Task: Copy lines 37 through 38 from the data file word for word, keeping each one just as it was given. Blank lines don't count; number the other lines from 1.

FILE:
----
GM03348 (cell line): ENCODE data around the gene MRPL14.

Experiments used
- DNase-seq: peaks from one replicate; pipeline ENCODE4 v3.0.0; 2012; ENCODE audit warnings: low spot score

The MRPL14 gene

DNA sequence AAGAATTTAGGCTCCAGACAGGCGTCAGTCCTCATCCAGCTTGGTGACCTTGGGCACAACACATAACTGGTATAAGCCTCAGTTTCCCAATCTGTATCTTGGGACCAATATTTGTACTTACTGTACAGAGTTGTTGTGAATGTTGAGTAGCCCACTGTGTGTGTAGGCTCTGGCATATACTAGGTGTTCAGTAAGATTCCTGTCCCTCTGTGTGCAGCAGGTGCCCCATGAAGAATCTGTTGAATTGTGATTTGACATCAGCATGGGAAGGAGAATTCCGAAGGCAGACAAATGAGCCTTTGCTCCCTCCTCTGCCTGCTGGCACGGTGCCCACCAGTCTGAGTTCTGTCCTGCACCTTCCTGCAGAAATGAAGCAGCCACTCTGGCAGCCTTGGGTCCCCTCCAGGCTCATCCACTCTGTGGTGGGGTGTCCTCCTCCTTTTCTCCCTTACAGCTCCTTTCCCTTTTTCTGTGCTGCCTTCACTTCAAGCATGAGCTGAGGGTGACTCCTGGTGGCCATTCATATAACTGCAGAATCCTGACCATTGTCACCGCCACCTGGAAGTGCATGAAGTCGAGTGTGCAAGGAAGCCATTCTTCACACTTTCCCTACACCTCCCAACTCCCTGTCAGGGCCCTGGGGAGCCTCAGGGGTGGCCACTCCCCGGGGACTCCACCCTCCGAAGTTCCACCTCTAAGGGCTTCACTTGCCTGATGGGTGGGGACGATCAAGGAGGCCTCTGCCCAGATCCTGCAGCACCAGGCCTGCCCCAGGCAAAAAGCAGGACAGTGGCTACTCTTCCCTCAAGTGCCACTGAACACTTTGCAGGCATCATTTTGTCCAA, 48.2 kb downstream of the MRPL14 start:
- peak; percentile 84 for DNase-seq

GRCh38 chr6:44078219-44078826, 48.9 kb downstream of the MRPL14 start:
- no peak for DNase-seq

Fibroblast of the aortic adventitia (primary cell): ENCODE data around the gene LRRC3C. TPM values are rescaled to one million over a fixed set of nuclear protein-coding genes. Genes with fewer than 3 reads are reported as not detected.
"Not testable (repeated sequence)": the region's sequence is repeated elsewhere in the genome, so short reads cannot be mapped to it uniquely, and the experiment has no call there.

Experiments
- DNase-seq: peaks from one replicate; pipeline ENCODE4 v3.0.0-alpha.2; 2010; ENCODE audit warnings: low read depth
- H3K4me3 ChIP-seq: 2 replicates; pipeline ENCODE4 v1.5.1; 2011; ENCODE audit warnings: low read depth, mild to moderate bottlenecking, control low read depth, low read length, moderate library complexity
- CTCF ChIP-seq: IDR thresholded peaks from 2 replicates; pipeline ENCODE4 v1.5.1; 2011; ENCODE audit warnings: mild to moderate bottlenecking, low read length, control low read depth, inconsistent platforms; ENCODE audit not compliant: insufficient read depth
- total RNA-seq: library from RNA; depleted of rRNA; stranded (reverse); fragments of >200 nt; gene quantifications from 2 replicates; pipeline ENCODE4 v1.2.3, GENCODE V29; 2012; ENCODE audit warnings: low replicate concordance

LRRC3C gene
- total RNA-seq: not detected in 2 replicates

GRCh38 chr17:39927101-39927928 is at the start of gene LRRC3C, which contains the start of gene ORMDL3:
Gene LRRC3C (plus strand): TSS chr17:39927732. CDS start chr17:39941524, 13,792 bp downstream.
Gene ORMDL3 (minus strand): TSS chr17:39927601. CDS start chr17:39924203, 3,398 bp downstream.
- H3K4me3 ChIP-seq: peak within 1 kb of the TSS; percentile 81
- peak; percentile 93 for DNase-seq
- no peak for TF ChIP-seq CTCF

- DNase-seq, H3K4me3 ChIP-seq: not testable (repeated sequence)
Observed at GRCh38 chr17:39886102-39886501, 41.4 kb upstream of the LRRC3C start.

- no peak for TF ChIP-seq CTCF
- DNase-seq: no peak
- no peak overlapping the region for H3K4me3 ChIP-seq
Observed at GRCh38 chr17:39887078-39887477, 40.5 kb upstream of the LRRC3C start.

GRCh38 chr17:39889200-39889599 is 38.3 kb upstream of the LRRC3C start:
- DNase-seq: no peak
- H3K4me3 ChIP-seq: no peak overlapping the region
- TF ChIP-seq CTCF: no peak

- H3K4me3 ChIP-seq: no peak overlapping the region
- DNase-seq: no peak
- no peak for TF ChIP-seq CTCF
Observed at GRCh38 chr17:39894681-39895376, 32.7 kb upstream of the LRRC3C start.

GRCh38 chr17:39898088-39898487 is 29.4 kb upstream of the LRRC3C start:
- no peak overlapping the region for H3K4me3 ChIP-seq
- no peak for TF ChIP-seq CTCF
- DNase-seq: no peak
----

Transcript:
Observed at GRCh38 chr17:39894681-39895376, 32.7 kb upstream of the LRRC3C start.

GRCh38 chr17:39898088-39898487 is 29.4 kb upstream of the LRRC3C start: